Universities and Institutes of Research – These institutions are responsible for publishing 39% of the journals coming from Spain which were part of this study. They provide funding and technical support to enhance the quality of the journals and facilitate their publication in OA.
Journal Evaluation Indexes – Alternative indexes measuring scientific impact were created in Spain with the objective of improving the performance of journals that are not currently indexed in WoS or Scopus.
Brazil and Spain have significant differences in many aspects, yet have a comparable number of journals indexed in prestigious international databases, and both work with the OA model mostly without author publication fees. In this regard, Brazil’s growth is remarkable in view of its recent research tradition of low funding and lack of skilled professionals. The two countries are similar in the age of their journals and in their principal areas of research activity – health sciences in both countries and agricultural sciences in Brazil.
The delivery models, however, are quite different. In Brazil, the predominant model is open access, with 97% of journals published by educational and research institutions, and academic societies. In this context, the SciELO Program has a key role, since 78% of the journals examined in this study are included in the SciELO platform. In its role as a meta-publisher, SciELO increases the visibility and dissemination of the journals, and even provides bibliometric data.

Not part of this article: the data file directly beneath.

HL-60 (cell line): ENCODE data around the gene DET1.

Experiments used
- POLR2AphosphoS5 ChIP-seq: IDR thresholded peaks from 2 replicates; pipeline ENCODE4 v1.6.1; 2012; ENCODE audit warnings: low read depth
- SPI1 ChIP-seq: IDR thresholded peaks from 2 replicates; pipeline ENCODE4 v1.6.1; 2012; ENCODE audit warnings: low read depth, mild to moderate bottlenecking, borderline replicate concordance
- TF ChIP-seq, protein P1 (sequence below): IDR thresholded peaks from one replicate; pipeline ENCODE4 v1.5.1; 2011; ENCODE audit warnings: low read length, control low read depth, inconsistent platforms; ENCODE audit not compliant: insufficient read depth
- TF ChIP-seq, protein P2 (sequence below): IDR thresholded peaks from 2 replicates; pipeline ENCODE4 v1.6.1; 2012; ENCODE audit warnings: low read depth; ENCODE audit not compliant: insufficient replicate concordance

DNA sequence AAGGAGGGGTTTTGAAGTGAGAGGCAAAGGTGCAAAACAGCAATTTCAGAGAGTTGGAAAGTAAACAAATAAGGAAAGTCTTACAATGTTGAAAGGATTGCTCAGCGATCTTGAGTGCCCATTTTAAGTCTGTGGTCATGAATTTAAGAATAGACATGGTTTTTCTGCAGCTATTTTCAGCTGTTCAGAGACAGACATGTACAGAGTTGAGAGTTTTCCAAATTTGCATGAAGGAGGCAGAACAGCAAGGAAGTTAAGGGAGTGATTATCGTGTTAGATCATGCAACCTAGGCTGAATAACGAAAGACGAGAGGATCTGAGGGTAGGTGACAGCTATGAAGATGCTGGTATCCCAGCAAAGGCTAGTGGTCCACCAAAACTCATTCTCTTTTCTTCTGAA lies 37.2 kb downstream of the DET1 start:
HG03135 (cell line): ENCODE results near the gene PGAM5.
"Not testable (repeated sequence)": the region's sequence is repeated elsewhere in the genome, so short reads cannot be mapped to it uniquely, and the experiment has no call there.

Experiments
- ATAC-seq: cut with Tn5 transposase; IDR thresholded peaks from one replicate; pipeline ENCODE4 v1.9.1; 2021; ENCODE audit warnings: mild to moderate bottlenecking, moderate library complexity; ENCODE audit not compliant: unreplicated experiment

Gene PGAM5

In Spain, the picture is less uniform, although 55% of the journals have adopted the OA model. The absence of a common aggregator such as SciELO results in a tendency for the journals to be dispersed in their delivery. The support of FECYT, for example, does not compare to the funding and technological support provided by the government of Brazil. Despite this, the country achieved a significant presence in the international indexes, and high visibility of its national science.
The two successful OA models identified in Brazil and Spain do not use publication fees, since financial, technological and political support are provided by the respective governments, institutions and learned societies. In conclusion, Rodrigues Abadal states that the extent of use of OA depends on the level and sustainability of this support. The authors, nevertheless, maintain that comparative studies of this nature are useful in exploring different scenarios where the OA model has been successful, and also in identifying reference points for policy planning in favor of OA.